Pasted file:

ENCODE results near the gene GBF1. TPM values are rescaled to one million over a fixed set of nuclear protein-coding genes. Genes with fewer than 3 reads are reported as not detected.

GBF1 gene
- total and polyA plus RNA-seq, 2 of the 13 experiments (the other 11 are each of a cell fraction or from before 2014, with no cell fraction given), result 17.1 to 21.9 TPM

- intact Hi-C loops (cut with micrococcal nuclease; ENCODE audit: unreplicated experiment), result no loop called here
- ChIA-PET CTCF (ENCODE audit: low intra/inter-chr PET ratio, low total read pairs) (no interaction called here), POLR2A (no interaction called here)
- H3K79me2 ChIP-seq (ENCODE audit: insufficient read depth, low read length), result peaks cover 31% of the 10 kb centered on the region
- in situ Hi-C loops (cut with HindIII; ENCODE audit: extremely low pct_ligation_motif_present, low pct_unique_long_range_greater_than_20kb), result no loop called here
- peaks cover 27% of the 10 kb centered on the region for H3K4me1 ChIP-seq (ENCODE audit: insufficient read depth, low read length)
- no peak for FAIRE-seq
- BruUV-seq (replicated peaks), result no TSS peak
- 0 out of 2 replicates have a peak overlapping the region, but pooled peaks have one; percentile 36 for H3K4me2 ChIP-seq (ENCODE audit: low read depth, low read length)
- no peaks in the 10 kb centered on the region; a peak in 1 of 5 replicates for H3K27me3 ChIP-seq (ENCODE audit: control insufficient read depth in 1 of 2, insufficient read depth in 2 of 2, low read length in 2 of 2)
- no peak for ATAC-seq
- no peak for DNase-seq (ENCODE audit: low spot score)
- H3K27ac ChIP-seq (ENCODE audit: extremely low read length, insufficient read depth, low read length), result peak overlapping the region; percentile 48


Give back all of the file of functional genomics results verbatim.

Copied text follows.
ENCODE results near the gene GBF1. TPM values are rescaled to one million over a fixed set of nuclear protein-coding genes. Genes with fewer than 3 reads are reported as not detected.

GBF1 gene
- total and polyA plus RNA-seq, 2 of the 13 experiments (the other 11 are each of a cell fraction or from before 2014, with no cell fraction given), result 17.1 to 21.9 TPM

- intact Hi-C loops (cut with micrococcal nuclease; ENCODE audit: unreplicated experiment), result no loop called here
- ChIA-PET CTCF (ENCODE audit: low intra/inter-chr PET ratio, low total read pairs) (no interaction called here), POLR2A (no interaction called here)
- H3K79me2 ChIP-seq (ENCODE audit: insufficient read depth, low read length), result peaks cover 31% of the 10 kb centered on the region
- in situ Hi-C loops (cut with HindIII; ENCODE audit: extremely low pct_ligation_motif_present, low pct_unique_long_range_greater_than_20kb), result no loop called here
- peaks cover 27% of the 10 kb centered on the region for H3K4me1 ChIP-seq (ENCODE audit: insufficient read depth, low read length)
- no peak for FAIRE-seq
- BruUV-seq (replicated peaks), result no TSS peak
- 0 out of 2 replicates have a peak overlapping the region, but pooled peaks have one; percentile 36 for H3K4me2 ChIP-seq (ENCODE audit: low read depth, low read length)
- no peaks in the 10 kb centered on the region; a peak in 1 of 5 replicates for H3K27me3 ChIP-seq (ENCODE audit: control insufficient read depth in 1 of 2, insufficient read depth in 2 of 2, low read length in 2 of 2)
- no peak for ATAC-seq
- no peak for DNase-seq (ENCODE audit: low spot score)
- H3K27ac ChIP-seq (ENCODE audit: extremely low read length, insufficient read depth, low read length), result peak overlapping the region; percentile 48